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…set…

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…go!

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The dye turns my vinyl gloves a bright sky-blue, which is hilarious and also kind of awesome. (I only use these for dyeing, or for moderately icky things such as cleaning the bathtub drain out, so no harm done.)

After 20 minutes, I empty the sink and wash and wring the thing out. It’s immediately apparent that the shirt is green and the lace is blue. I’m briefly dismayed because I’m not a fan of royal blue. However, I reason that it’ll be lighter when not wet, then leave it on a drying-rack in the bathtub overnight.

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The shirt dries to a mint-green, which is much lighter than what the package anticipated – but I love this colour! Not only that, but the pink-brown stains are much better-hidden than I would have thought given that this is a fairly pale shade of green. I did eventually manage to locate the stain that was on one of the arms, but it took some effort! This thing is already far more wearable than it was. The chains of little white flowers at the yoke are largely unaffected, as is the white stitching. That’s a cool understated effect. I like all of that very much. But then there’s the larger lace, which is a bold grey-blue. It’s not as bad as I’d feared initially, but it still strikes me as an uncomfortable clash with the mint-green. It’s just intense and overstated enough to be in ‘clown costume’ territory, which is not awesome; and it isn’t a colour I love in the first place. All that lace on a purely white shirt was pretty, but in a loud grey-blue the lace looks gratuitous and distracting to me.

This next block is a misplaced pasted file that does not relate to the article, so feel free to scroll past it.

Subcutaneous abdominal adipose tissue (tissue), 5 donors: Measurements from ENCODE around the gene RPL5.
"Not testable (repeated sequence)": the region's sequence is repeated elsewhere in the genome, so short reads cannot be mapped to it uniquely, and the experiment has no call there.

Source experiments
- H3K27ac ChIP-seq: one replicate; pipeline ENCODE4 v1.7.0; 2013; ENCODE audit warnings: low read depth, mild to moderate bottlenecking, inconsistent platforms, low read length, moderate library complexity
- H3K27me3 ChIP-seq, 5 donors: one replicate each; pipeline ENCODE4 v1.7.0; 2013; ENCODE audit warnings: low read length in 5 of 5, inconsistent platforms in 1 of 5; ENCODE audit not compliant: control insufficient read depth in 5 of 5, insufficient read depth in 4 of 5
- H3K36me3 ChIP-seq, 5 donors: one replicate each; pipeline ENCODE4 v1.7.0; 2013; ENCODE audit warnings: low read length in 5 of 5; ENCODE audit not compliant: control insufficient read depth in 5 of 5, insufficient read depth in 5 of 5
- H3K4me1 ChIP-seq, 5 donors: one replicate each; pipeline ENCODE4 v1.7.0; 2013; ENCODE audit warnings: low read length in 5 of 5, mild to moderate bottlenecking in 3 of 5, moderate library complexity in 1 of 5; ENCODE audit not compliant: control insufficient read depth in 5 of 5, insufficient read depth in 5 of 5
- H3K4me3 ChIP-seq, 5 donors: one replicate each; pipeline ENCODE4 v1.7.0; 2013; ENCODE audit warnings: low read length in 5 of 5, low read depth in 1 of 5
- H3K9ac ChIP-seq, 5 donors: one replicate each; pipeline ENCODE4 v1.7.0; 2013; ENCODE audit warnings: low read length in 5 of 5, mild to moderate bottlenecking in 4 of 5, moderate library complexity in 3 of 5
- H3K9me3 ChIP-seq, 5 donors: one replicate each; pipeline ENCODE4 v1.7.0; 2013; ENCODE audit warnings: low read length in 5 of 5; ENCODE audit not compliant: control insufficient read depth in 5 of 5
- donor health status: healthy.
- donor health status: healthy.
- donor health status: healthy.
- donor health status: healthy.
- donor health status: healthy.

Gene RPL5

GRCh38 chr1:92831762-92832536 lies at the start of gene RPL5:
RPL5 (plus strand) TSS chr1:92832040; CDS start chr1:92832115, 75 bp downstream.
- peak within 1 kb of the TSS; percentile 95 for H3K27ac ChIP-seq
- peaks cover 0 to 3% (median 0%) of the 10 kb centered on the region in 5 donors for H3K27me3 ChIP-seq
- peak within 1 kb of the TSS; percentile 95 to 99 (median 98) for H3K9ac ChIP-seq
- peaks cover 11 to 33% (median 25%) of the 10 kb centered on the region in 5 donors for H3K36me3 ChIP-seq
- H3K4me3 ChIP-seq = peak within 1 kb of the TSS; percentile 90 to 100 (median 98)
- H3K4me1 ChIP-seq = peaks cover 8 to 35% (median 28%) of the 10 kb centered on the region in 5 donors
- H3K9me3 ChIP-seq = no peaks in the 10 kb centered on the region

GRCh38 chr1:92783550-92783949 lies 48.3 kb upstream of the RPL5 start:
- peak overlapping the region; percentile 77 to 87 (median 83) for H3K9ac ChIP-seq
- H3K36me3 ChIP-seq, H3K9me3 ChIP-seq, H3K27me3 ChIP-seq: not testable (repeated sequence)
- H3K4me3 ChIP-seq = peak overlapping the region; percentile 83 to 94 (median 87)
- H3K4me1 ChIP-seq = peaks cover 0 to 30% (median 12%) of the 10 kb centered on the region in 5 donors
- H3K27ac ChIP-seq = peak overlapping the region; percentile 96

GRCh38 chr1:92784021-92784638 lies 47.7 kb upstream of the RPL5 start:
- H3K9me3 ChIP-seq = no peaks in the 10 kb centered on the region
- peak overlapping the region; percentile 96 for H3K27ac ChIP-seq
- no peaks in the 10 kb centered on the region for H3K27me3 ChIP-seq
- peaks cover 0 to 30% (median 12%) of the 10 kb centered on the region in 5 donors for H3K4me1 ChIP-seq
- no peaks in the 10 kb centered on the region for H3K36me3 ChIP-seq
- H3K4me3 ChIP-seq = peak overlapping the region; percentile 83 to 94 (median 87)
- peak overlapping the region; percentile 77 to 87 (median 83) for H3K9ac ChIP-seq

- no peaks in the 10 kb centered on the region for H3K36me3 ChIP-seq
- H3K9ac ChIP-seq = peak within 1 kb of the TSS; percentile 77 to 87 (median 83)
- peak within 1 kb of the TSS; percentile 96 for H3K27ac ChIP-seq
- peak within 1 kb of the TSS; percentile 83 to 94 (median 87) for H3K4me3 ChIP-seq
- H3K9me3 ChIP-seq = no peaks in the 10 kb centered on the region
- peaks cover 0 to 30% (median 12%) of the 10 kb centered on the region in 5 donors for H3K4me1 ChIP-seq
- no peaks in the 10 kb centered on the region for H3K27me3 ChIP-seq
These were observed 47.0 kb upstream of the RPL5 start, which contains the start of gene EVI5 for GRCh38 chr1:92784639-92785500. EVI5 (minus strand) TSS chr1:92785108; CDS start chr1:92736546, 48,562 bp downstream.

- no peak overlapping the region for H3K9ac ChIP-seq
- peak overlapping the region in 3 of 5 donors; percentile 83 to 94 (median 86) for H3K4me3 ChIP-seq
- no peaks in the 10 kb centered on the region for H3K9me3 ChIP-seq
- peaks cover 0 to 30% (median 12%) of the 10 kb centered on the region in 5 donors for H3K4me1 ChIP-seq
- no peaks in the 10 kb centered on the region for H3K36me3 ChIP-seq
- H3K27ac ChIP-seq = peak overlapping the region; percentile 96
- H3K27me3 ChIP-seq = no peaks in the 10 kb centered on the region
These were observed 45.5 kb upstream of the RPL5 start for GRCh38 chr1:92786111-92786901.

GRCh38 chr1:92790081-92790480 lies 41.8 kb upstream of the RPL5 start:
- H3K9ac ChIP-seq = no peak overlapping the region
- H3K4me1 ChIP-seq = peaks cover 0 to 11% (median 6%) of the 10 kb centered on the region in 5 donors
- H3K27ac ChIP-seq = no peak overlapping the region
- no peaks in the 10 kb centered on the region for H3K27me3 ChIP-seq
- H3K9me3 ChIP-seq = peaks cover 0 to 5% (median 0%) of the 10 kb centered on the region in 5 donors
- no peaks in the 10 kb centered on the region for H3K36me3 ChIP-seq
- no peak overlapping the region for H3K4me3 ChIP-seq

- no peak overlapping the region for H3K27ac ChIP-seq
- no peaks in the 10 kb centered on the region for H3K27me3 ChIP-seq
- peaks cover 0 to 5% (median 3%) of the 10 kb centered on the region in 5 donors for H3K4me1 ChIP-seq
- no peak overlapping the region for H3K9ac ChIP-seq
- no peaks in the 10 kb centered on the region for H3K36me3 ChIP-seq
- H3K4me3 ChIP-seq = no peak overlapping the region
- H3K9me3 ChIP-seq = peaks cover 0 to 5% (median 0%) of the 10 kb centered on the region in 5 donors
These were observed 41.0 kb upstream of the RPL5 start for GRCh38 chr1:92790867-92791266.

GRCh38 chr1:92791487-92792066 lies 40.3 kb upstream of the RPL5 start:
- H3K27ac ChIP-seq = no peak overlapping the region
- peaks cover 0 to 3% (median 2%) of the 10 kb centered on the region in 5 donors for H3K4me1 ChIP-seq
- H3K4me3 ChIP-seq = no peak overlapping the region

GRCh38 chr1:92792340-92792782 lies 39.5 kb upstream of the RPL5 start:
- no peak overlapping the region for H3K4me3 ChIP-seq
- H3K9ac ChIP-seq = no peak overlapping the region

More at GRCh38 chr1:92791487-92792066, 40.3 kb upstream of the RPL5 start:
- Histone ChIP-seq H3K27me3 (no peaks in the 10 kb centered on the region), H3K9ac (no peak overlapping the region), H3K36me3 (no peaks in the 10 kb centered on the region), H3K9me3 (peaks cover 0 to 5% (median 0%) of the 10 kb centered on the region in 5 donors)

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I consider overdyeing the entire thing with yellow in an attempt to talk the lace into being dark green, but this would mean compounding both the cost and the risk. The whole idea of this blog is to save money (and get creative, and increase my sewing skills) by making old useless things into new useful things, after all.

While I consider, I go to Neveren’s Sewing Supplies/Trillium Button Inc. on Queen West for some matching thread and replacement buttons. I spend nearly an hour looking for small white-ish buttons that are pearlescent but not over-the-top. Et voilà ($1.15)! Also, the thread I choose ($2.50) ends up being so hilariously well-matched to the mint-green that it’s nearly invisible.